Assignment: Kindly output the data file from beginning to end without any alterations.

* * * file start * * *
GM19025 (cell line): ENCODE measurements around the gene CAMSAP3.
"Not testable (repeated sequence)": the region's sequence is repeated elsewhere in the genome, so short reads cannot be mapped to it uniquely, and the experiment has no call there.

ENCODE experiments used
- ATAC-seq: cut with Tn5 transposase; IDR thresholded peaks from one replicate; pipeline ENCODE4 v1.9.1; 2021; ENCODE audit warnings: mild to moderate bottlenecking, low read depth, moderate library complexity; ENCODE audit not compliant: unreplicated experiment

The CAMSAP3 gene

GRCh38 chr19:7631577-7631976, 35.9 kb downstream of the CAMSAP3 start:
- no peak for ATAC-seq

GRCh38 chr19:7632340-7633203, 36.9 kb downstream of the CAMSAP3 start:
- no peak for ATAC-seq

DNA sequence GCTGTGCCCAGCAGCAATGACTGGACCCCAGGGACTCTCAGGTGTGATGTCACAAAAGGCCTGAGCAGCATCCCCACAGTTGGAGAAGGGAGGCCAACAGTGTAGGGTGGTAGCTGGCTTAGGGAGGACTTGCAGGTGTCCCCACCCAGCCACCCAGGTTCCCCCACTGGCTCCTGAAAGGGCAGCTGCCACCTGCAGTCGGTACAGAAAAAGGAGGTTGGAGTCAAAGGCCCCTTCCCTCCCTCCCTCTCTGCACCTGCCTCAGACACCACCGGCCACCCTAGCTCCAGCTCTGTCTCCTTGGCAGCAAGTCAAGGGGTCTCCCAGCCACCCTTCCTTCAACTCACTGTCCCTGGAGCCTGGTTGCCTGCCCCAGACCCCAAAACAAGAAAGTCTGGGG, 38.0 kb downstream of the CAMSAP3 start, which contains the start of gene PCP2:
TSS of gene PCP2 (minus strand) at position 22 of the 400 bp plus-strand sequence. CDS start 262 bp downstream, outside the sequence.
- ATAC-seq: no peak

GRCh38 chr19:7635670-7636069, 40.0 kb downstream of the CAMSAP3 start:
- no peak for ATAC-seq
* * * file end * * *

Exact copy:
GM19025 (cell line): ENCODE measurements around the gene CAMSAP3.
"Not testable (repeated sequence)": the region's sequence is repeated elsewhere in the genome, so short reads cannot be mapped to it uniquely, and the experiment has no call there.

ENCODE experiments used
- ATAC-seq: cut with Tn5 transposase; IDR thresholded peaks from one replicate; pipeline ENCODE4 v1.9.1; 2021; ENCODE audit warnings: mild to moderate bottlenecking, low read depth, moderate library complexity; ENCODE audit not compliant: unreplicated experiment

The CAMSAP3 gene

GRCh38 chr19:7631577-7631976, 35.9 kb downstream of the CAMSAP3 start:
- no peak for ATAC-seq

GRCh38 chr19:7632340-7633203, 36.9 kb downstream of the CAMSAP3 start:
- no peak for ATAC-seq

DNA sequence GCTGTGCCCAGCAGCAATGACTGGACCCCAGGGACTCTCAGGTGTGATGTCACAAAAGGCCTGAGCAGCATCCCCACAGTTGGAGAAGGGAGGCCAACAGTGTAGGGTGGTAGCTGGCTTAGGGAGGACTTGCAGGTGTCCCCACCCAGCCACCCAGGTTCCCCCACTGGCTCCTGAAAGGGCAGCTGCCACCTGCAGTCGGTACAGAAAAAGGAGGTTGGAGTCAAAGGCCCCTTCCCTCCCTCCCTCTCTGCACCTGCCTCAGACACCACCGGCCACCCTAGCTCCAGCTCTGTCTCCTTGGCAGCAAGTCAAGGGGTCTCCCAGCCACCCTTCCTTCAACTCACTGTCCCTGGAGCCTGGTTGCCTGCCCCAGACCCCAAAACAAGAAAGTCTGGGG, 38.0 kb downstream of the CAMSAP3 start, which contains the start of gene PCP2:
TSS of gene PCP2 (minus strand) at position 22 of the 400 bp plus-strand sequence. CDS start 262 bp downstream, outside the sequence.
- ATAC-seq: no peak

GRCh38 chr19:7635670-7636069, 40.0 kb downstream of the CAMSAP3 start:
- no peak for ATAC-seq